About Steve Knopper

Steve Knopper Articles written 57

Steve Knopper is a Billboard editor at large, former Rolling Stone contributing editor, contributor to The New York Times, Wall Street Journal, GQ and many other publications, and the author of two books: Appetite for Self-Destruction: The Spectacular Crash of the Record Industry in the Digital Age and MJ: The Genius of Michael Jackson. A longtime Super Lawyers contributor, he has written numerous oral histories, including one about civil rights attorneys in Alabama in the 1950s and ’60s, and another on the pioneering wave of women attorneys in Southern California in the 1970s. He lives in Denver, Colorado.

Articles written by Steve Knopper

‘I Should’ve Done it Sooner’

Never mind that it’s ‘all on you.’ Six local attorneys who took the leap to solo practice have never looked back

While clerking for a Columbus firm during his last year of law school, Emmanuel Olawale was told he was being let go. “I asked, ‘Was there a reason? Of all the law clerks, I put in more time.’ I didn’t want to be seen as an affirmative-action hire. The HR person told me, ‘No, you were actually our best law clerk. But we just thought you didn’t fit.’” This news was devastating for Olawale, who had come to the U.S. in 1997 from Nigeria, and had just married his fiancé, who then …

‘Where It’s Been, Where It’s Heading’

A talk with rising stars who will take the legal profession into the 2050s

Although he has been a lawyer for seven years now, Kenneth Eng has what he calls “a young face,” so opposing counsel occasionally still asks if he’s a paralegal. “Maybe 60 or 70% of adversaries will recognize that I’ve been there before,” he says, “and won’t be condescending.” And for those who didn’t get the memo, Eng has a message: “You may think I haven’t been around the block, but what you might not expect is I have a huge support network. I’m going to ask around, …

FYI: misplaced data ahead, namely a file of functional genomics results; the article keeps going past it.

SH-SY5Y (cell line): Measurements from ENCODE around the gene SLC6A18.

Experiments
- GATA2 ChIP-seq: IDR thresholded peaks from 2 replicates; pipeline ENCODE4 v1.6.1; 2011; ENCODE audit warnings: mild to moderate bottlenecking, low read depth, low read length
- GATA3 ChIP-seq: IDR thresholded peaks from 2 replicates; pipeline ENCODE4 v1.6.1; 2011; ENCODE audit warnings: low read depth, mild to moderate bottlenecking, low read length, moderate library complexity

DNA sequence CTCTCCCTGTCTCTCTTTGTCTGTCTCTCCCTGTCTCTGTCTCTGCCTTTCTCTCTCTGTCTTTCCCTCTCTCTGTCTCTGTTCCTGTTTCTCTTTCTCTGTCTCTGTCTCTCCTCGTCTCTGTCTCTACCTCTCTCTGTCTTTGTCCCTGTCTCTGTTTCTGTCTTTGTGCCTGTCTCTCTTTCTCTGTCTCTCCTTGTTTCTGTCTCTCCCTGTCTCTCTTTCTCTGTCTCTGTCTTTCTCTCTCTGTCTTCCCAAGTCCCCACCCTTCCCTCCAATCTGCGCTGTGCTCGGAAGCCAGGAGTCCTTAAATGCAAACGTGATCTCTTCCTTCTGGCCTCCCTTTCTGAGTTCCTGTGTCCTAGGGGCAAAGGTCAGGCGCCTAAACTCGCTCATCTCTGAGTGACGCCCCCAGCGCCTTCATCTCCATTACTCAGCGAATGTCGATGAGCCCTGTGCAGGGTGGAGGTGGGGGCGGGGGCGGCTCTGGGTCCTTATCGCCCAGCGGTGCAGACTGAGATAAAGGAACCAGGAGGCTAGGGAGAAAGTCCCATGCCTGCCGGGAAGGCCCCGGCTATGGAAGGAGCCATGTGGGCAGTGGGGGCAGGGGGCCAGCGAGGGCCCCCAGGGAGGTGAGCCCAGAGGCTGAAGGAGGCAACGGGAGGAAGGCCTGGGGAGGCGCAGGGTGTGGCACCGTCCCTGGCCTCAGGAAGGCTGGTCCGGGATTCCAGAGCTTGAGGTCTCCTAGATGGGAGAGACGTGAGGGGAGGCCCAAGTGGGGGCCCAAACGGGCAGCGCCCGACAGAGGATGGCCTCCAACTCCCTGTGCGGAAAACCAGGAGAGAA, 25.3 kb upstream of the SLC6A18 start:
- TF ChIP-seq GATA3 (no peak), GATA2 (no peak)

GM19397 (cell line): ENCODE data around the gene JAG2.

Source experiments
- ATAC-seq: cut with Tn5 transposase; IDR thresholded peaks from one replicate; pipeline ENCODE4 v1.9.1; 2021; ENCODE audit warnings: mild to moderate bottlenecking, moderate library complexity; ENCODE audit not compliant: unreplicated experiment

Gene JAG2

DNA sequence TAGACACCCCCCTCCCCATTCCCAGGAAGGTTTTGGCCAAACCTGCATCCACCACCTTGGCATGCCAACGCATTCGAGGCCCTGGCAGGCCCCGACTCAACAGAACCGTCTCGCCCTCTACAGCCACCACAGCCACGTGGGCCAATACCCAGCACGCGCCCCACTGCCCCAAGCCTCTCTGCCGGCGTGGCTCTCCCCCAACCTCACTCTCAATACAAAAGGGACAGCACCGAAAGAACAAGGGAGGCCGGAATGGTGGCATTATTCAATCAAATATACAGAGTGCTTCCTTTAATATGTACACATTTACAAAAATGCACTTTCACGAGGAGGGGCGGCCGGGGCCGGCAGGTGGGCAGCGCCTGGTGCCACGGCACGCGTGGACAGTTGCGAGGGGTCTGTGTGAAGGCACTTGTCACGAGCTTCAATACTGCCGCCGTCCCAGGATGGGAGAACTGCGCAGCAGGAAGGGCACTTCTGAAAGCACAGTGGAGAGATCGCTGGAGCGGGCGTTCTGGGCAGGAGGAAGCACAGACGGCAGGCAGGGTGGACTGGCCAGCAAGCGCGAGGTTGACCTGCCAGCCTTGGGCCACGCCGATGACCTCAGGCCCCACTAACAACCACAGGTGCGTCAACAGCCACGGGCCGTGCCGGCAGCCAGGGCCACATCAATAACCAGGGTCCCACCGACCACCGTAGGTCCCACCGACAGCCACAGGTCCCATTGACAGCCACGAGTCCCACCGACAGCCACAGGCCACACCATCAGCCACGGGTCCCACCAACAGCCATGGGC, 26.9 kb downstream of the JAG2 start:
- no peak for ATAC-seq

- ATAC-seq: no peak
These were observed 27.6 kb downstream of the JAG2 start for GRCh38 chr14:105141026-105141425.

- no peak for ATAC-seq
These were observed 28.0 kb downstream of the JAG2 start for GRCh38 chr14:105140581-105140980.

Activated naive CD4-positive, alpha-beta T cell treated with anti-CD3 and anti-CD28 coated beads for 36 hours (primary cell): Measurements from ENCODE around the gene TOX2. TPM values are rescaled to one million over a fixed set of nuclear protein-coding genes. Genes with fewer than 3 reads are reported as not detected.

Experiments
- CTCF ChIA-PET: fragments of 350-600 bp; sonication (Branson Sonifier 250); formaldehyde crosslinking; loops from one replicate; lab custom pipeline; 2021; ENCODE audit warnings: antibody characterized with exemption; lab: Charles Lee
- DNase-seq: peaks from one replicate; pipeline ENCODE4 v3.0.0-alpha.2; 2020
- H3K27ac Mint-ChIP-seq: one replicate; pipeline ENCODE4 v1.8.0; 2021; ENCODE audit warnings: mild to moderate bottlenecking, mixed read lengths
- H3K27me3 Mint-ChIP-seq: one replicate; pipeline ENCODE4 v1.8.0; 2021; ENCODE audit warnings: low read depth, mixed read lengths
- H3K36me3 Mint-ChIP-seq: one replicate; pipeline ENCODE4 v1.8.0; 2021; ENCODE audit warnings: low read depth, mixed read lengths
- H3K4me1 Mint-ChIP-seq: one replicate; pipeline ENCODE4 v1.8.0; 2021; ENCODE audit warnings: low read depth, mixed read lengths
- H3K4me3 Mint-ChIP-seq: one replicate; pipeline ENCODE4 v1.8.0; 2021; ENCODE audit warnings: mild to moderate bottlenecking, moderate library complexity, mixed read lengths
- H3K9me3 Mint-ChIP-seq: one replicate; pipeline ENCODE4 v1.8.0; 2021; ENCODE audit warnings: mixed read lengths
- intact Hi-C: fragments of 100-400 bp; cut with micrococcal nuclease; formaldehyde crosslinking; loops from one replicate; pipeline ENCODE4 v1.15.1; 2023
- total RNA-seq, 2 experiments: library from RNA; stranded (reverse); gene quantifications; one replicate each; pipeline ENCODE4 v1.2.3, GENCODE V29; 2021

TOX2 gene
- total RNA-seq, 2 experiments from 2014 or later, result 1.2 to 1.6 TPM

‘I Don’t Think I Was Meant to Be an Employee’

Six attorneys on the ups and downs of going solo

Back in the day, if you wanted to go solo, you’d rent an office with shelf space for legal books, hire a secretary, hang a sign to draw walk-up clients, and contract an accountant for self-employment taxes. It’s a little different now. You might not even need the office. “All you need are a laptop, an internet connection and an email address,” says Stephen Chen, who opened his family law practice in 2012. “And,” he adds, “you need to be able to produce quality work.” It still …

The Public Domain

Former DAs and PDs on what they loved and hated about the job

When Gretchen Taylor Pousson was 25, she made her first visit to jail—as an assistant public defender in Roanoke. At first, her clients did not receive her well: “Aw, man, they gave me a baby lawyer?” she remembers one saying. But she quickly figured out ways to gain their trust. "I learned to listen to them and talk to them in a way they understood, without talking down to them,” she says, adding, "It probably made me have a potty mouth early on.” The five Virginia and West Virginia …

Going 20 For 20

Seven perennial Super Lawyers listees on the last two decades of life and law